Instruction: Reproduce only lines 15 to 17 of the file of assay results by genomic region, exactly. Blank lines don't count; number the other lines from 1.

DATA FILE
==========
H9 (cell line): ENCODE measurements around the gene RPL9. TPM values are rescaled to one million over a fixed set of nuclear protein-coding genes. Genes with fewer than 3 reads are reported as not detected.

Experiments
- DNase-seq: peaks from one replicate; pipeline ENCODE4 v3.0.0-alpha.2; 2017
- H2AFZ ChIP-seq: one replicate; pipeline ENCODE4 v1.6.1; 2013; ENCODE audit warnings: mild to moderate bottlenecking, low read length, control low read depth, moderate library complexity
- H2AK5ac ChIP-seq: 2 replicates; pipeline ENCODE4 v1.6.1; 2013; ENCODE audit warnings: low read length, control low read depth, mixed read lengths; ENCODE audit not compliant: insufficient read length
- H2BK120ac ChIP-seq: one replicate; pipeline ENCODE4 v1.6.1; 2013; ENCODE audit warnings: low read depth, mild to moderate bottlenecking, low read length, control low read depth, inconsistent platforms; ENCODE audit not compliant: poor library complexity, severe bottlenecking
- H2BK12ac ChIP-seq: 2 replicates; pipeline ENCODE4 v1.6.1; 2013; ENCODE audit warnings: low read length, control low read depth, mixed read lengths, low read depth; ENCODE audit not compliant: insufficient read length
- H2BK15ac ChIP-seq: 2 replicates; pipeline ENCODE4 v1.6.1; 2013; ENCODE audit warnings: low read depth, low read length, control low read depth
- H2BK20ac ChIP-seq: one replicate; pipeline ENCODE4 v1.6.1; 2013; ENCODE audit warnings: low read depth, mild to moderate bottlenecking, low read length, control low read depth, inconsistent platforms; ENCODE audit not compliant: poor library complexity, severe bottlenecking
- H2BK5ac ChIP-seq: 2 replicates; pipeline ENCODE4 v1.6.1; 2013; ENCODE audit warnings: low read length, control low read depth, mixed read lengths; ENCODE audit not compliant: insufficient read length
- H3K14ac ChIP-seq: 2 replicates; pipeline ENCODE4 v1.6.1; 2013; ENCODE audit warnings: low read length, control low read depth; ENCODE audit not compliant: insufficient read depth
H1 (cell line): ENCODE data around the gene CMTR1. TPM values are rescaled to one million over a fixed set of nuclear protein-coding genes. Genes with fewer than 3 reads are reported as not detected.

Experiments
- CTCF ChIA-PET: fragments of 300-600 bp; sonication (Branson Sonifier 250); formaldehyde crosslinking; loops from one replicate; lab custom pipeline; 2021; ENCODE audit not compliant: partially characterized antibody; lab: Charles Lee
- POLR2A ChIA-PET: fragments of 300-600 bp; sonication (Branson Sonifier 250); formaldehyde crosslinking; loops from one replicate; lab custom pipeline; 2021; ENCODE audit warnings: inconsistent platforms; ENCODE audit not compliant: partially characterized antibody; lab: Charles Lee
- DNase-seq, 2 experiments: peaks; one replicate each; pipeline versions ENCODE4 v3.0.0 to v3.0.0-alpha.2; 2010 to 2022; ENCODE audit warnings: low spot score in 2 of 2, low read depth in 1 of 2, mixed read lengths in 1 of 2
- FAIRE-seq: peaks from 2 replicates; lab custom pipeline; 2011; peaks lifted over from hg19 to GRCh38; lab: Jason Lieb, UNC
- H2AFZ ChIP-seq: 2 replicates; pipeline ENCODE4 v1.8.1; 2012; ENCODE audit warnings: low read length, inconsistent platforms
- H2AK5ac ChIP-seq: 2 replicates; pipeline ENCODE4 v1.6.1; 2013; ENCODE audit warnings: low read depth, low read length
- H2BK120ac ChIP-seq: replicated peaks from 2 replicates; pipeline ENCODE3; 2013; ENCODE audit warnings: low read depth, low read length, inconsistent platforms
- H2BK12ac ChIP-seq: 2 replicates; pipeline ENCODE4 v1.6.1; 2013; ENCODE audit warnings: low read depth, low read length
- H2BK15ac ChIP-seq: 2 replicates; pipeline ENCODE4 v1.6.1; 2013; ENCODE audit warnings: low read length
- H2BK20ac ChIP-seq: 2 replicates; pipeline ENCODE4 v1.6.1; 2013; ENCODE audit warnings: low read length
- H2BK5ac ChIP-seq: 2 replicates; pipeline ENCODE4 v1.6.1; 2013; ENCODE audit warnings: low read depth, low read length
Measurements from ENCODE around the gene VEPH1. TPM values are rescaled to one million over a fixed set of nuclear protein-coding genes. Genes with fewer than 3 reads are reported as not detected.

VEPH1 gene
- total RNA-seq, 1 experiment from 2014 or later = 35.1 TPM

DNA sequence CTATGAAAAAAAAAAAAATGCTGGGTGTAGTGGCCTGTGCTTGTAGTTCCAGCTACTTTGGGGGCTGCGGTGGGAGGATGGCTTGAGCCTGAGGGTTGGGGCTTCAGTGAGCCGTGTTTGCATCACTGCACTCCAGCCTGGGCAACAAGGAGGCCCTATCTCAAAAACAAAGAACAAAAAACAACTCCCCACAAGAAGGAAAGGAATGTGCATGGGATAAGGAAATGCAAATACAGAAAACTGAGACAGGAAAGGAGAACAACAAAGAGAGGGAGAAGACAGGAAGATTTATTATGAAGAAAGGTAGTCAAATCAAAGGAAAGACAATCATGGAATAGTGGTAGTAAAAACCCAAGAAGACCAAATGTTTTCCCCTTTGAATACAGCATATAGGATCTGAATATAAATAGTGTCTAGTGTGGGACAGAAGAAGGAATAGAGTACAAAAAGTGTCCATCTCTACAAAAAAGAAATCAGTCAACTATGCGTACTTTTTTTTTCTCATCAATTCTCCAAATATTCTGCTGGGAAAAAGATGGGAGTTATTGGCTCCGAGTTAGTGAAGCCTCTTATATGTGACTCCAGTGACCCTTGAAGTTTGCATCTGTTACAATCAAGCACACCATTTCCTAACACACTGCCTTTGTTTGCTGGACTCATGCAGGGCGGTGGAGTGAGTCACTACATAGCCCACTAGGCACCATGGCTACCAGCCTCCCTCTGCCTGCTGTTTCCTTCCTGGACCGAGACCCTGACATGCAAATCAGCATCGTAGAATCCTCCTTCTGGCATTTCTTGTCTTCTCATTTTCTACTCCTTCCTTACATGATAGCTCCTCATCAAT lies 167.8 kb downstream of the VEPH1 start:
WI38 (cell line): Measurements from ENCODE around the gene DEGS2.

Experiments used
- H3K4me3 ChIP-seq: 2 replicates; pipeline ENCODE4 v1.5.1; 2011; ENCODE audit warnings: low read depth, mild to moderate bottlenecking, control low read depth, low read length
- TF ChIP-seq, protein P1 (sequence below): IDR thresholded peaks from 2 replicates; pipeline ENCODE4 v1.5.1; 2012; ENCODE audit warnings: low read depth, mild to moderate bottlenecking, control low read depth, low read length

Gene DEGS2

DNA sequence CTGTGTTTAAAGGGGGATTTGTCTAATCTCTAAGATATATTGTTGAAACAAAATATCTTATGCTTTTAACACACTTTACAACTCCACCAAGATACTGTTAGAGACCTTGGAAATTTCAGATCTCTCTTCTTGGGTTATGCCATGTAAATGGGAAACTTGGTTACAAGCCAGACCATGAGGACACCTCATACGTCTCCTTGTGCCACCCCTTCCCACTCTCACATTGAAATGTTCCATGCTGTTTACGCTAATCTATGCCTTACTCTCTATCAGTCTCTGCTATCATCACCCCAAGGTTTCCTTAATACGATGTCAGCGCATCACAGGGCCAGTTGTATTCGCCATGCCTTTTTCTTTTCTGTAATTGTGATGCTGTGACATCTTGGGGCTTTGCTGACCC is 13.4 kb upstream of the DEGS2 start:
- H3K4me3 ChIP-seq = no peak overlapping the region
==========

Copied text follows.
- POLR2A ChIA-PET: fragments of 300-600 bp; sonication (Branson Sonifier 250); formaldehyde crosslinking; loops from one replicate; lab custom pipeline; 2021; ENCODE audit warnings: inconsistent platforms; ENCODE audit not compliant: partially characterized antibody; lab: Charles Lee
- DNase-seq, 2 experiments: peaks; one replicate each; pipeline versions ENCODE4 v3.0.0 to v3.0.0-alpha.2; 2010 to 2022; ENCODE audit warnings: low spot score in 2 of 2, low read depth in 1 of 2, mixed read lengths in 1 of 2
- FAIRE-seq: peaks from 2 replicates; lab custom pipeline; 2011; peaks lifted over from hg19 to GRCh38; lab: Jason Lieb, UNC